Essay on the Life of Frederick Douglass

1702 Words Sep 24th, 1999 7 Pages
In Frederick Douglass’ Narrative of the Life of Frederick Douglass, Mr. Douglass gives many examples of cruelty towards slaves as he shows many reasons that could have been used to abolish slavery. Throughout the well-written narrative, Douglass uses examples from the severe whippings that took place constantly to a form of brainwashing by the slaveholders over the slaves describing the terrible conditions that the slaves were faced with in the south in the first half of the 1800’s. The purpose of this narrative was most likely to give others not affiliated with slaves an explicit view of what actually happened to the slaves physically, mentally, and emotionally to show the explicit importance of knowledge to the liberation …show more content…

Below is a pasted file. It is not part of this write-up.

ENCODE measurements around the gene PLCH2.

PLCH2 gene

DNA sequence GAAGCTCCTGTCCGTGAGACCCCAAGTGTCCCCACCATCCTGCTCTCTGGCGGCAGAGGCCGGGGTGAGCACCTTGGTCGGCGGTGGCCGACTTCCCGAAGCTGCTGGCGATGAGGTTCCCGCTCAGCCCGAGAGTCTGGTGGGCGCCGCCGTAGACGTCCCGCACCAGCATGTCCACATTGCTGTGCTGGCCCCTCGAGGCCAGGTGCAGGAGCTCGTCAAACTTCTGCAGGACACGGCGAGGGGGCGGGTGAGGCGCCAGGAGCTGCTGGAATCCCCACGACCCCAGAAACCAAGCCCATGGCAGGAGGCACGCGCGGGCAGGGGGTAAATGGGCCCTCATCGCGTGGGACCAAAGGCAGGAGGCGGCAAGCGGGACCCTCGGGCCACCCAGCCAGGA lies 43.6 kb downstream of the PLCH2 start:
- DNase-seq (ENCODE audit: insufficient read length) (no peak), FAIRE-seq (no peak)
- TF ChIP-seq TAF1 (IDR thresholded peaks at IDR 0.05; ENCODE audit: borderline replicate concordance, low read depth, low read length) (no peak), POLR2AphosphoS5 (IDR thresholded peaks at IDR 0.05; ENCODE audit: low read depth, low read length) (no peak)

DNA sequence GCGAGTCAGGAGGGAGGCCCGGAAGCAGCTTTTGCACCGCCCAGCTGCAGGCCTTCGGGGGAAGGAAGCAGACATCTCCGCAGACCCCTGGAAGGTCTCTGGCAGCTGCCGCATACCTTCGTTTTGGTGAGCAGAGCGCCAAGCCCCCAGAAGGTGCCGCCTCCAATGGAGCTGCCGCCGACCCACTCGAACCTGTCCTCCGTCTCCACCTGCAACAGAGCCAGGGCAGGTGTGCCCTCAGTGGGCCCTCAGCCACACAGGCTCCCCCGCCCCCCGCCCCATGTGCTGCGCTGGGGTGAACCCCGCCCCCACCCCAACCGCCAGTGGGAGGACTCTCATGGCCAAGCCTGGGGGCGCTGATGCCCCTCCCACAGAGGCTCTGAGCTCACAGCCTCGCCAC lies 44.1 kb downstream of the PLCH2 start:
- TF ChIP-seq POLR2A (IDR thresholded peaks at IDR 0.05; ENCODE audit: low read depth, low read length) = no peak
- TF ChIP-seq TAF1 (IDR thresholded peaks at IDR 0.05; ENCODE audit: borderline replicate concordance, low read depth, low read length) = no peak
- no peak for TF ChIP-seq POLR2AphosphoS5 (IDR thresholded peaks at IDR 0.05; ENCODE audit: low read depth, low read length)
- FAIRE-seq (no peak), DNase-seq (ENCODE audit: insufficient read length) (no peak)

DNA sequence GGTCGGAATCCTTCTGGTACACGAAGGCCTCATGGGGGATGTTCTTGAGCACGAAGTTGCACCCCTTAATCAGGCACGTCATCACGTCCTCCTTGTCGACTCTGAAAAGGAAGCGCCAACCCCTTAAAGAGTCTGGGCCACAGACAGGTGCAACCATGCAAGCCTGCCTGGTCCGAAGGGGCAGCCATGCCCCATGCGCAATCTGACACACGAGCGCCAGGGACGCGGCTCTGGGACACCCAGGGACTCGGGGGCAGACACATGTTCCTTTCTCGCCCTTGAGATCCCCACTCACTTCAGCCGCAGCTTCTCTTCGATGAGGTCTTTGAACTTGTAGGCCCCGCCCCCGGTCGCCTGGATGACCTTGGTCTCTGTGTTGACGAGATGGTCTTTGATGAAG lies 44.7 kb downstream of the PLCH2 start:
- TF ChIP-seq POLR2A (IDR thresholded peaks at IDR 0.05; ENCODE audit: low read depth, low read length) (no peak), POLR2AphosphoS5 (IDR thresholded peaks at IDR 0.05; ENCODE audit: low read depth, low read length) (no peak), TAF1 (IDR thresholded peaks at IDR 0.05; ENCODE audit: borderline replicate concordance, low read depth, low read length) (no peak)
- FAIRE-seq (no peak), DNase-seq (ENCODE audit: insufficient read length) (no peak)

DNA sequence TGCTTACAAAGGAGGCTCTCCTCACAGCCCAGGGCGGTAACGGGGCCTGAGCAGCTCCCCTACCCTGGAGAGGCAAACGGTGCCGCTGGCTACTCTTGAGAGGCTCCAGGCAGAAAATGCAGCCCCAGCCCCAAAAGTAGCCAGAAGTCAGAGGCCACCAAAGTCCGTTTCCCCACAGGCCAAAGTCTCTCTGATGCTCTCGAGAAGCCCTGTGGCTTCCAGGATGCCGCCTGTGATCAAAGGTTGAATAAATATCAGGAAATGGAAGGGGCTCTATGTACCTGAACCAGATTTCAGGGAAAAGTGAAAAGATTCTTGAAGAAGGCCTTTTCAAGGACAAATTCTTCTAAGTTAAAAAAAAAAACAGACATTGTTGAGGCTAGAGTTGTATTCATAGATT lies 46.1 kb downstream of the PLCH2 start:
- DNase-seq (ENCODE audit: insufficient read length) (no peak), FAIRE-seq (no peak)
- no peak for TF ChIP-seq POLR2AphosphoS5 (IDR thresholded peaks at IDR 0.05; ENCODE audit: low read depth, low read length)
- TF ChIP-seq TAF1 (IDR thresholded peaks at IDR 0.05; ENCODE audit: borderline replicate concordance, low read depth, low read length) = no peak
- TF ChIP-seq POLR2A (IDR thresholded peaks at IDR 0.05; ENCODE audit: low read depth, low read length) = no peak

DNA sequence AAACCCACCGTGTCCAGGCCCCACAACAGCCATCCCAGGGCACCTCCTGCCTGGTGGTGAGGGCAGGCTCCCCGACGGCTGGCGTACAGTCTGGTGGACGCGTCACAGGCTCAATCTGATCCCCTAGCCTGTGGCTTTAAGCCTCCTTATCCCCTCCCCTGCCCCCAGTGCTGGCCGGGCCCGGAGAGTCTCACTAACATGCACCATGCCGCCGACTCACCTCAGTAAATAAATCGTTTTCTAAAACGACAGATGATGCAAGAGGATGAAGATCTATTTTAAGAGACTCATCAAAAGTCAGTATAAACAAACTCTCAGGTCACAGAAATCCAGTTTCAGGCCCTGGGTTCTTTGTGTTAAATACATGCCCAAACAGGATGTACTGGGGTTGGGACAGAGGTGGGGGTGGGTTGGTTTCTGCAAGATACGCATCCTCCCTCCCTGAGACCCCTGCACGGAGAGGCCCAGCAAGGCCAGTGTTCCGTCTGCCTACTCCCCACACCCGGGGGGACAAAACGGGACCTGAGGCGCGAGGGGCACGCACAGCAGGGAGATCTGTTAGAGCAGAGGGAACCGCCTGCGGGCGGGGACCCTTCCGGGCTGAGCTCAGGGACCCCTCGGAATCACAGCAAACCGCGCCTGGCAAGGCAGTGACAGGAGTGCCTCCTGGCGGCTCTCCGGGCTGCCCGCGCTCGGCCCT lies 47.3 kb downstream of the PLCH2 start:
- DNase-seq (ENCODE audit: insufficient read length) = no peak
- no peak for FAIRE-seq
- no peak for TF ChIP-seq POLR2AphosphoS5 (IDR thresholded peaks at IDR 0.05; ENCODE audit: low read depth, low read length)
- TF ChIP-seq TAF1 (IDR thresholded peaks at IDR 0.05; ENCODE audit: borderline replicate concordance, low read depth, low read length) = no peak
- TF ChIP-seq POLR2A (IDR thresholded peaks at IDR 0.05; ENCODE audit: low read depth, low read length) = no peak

A majority of southern slaveholders took part in sexual relations with their slaves because it was their property and they felt should be able to do whatever they wanted to do with it. This idea of the slaveholder was an evil example of the condition of slavery and how it was such a necessity that it be abolished. The total disrespect by slaveholders towards the slave families is overwhelmingly sinful. How could one person be so oblivious to the wickedness of their actions to their families of slaves by impregnating their women and separating them from each other? The shear absence of any respect for Africans or mankind in general, makes those certain slaveholders the worst humans on this earth. As a young child, Frederick Douglass was introduced to the acts of violence towards the slaves including the all too common whippings. He says, “I have often been awakened at the down of day by the most heart-rendering shrieks of an own aunt of mine, whom he used to tie up to a joist, and whip upon her naked back till she was literally covered with blood.” One could only imagine the horrid pictures that slaves would have seen on a daily basis of other slaves nearly being beaten to death by their masters. For the black children growing up on the plantation, the master was seen to be a man of great power and not to be taken lightly. This was exactly
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